A Dictionary of the Older Scottish Tongue (up to 1700)
Plat, a. and adv. Also: platt, plate, playt, plaite, (plet). [ME. (14th c.) and e.m.E. plat, platte, also (14th c.) plate adv., F. plat (11th c. in Littré), late pop. L. *plattus a.]
I. adj. 1. Flat, in various material senses: Having horizontal extent not vertical height; horizontal, not tilted; level; low-lying; lying immediately upon what is below, not raised up above it.
And quhen the Romaynis herd tell that schir Hanyball was in the plate placis of Lumbardy; Hay I. 49/28.
Payit to the said plumbar for his complete werkmanschip of the said plat [supra platform] ruf and vest roundis; 1531–2 M. Works Acc. (ed.) I. 74.
That thair be na standis … with palyonis or coueringis aboun thame bot the cramis that salbe sett tobe ane burd on twa laych trestis without oney couering aboun except gif it be weyt thai to couer thair gudis with ane plat couering vpoun the samyn; 1554 Edinb. B. Rec. II. 200.
Thair litill bonet or bred hat, Sumtyme heicht and sumtyme plat; Maitl. F. clxxviii. 90.
[They] begin to red the bruisit wallis and repayrit the forewark … of a bulwark, plat and brayd abone; Hist. Jas. VI (1825) 145.
2. fig. ‘Flat’, direct, unqualified (negation or refusal): cf. 5 a below.
For playt na sal be thi ansuere; Leg. S. xxx. 106.
The prefet … gluthryt hir with wordis mek … Bot scho plat nay ay sad hym til; Ib. xli. 120.
3. Doubtful examples. —
All thair plat pure pansis Coud nocht the fete of ony dansis; Colk. Sow i. 389.
[The Duke of Mane [Maine] is laying] all plat [to agree France and Spain]; 1597 Cal. Sc. P. XII. 552.
II. adv. 4. In or to a flat position; prone or supine on the ground; resting throughout its extent directly upon the ground or upon or against a surface.
(1) That he his crage straik ewyn in two And to the erd deid laid him plat; Troy-bk. ii. 2927.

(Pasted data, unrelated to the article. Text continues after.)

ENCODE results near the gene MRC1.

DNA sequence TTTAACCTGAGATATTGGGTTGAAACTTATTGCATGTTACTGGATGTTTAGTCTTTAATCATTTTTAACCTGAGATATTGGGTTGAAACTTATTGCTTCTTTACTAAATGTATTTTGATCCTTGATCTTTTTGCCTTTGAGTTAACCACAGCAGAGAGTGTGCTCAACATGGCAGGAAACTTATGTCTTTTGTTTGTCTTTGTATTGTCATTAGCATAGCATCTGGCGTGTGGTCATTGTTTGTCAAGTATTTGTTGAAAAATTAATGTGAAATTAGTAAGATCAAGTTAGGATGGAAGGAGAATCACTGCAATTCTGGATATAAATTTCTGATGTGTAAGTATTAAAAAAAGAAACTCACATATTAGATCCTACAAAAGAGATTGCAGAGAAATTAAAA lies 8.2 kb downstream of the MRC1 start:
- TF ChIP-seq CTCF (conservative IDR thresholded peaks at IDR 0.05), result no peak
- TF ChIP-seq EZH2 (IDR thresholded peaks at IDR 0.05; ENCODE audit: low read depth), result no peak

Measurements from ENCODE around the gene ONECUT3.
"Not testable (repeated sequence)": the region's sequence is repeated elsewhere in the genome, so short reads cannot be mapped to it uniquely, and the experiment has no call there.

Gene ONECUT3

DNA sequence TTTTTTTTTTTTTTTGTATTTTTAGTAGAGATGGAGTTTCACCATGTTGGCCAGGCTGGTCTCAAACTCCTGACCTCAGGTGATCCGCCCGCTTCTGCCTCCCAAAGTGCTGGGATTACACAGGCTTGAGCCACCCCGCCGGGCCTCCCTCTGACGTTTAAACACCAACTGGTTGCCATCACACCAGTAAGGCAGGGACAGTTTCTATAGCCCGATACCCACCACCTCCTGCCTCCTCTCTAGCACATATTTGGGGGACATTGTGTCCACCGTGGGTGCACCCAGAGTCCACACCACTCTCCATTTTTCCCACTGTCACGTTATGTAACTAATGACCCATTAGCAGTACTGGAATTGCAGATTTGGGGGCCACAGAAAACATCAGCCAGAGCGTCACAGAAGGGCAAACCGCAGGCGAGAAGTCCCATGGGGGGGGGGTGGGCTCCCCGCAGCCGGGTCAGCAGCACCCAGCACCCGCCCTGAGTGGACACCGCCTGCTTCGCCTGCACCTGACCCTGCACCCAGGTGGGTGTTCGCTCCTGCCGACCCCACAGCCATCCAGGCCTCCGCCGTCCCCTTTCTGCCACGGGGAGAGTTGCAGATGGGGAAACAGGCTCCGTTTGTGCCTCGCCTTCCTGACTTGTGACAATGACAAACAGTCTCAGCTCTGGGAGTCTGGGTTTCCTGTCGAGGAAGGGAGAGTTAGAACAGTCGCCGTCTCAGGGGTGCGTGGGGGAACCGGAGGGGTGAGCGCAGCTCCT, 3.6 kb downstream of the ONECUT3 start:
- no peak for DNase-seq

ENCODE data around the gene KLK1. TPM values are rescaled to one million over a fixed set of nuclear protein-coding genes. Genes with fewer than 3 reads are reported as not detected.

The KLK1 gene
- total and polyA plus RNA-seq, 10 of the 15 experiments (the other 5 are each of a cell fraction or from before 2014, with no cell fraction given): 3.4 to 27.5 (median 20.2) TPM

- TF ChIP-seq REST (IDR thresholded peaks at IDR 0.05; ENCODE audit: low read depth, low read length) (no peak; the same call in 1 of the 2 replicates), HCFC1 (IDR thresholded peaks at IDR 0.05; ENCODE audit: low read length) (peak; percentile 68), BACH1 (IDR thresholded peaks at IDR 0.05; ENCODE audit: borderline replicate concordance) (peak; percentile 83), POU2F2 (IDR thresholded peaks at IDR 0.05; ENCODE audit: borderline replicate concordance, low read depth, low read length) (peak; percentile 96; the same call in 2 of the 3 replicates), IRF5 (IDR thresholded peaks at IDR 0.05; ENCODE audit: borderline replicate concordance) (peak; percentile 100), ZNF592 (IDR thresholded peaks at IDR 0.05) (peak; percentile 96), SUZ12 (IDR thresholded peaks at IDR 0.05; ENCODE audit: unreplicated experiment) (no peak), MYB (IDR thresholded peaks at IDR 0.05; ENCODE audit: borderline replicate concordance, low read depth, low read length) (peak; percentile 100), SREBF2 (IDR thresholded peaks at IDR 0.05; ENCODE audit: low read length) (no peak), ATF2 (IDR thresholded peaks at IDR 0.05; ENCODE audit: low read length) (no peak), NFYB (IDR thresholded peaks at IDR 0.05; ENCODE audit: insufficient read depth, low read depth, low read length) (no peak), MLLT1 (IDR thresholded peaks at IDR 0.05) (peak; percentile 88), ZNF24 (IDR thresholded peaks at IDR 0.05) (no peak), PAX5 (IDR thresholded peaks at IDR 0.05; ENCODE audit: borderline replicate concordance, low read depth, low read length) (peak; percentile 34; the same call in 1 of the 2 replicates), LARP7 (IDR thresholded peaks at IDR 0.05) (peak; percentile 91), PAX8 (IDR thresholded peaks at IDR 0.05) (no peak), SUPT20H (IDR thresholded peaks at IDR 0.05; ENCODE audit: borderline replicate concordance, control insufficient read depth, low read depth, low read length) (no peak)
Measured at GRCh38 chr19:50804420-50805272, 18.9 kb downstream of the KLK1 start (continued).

Ane knycht … Quhilk with that straik plat to the erd is gane; Alex. (Taym.) 3224.
Thar lady … That was in dedly swoun plat for dispar; Doug. iv. vii. 59.
Ib. iii. ii. 52, xii. vi. 169.
Hyr ȝongest sone vas lyand plat on his syde on the cald eird; Compl. 70/25.
Dauid Orme ȝounger … fand certane dovatis castin … and turnit certane of thame ower and laid thame plat on the ground againe; 1580 Prot. Bk. J. Scott 84.
Thay fal platt on thair backes; Dalr. I. 64/20.
(2) Gif he puttis nocht his hande fully & plat to the buk thru resone of il contenans; Quon. Attach. c. 53.
He hys hand plat to the wound in hy … So that the fedderit arrow furth dyd glyde And nalyt hys hand plat to the left syde; Doug. ix. ix. 120.
Ful towartly onane The steid bekend [he] held to hys schulder plat And he at eys apon hys bak doun sat; Ib. x. xiv. 95.
b. In a level or horizontal attitude, horizontally.
The tearmes of command in our Scots language. … [Eng.] Order your picke [= Scots] Plate-carie your picke; Kellie Pallas Armata 23.
b. Absolutely, directly (opposed or contrary).
Quhilk we understand is plat aganis ȝour gud and afald mynd; 1539 St. P. Henry VIII V. 162.
Ȝe tell ane taill quhilk I think gude and fair And thay ane vther to ȝouris is plat contrair; Rolland Seven S. 5789.
That Christiane men … suld be changeit sa proudly in sa mony hiech materis in the plat contrar men; Winȝet I. 53/19.
Bot platt contrare bayth; Ib. 72/9.
Plat contrarie to our expectatioun; 1567 Sel. MSS. Q. Mary 236.
See how plat contrary the apostle and they are in the nature of faith; R. Bruce Serm. 63.
And with that same mouth to pronounce the plat contrair; Ib. 193.
Dalr. II. 196/33, 450/14.
1596–7 Calderwood V. 566.
Rollock Wks. I. 442.
But repentance turns him the plat contrary way again; Welsh Forty-eight Serm. 102.
Melville Mem. 113.
Bot plaite contrary in Gods works; 1634 Johnston Diary I. 192.
c. Of a direction of the compass: Directly, due (north, etc.).
Affricus is takin for plat west wynd that is bot sowth sowthwest; Doug. Comm. i. ii. 57.
Ane vther marche that passis plat north betuix the saidis landis; 1571 Prestwick Deeds No. 15.
Haldand thairfra platt wast linealie; 1578 Aberd. Chart. 338.
Somewhat westerly … plat west; c 1680 Coll. Aberd. & B. 97.
d. Of a statement: Plainly, bluntly, severely.
First with sik bustuus wordis he thame grat [Ruddim. gret], And, but offence, gan thame chidyng thus plat [Ruddim. plet]; Doug. vi. vi. 6.
So heir the text pronuncis till ws plat That Christ, he speykis heir of the reprobat; Lauder Minor P. i. 131.
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"Plat adj., adv.". Dictionary of the Scots Language. 2004. Scottish Language Dictionaries Ltd. Accessed 29 Sep 2020 <https://www.dsl.ac.uk/entry/dost/plat_adj_adv>
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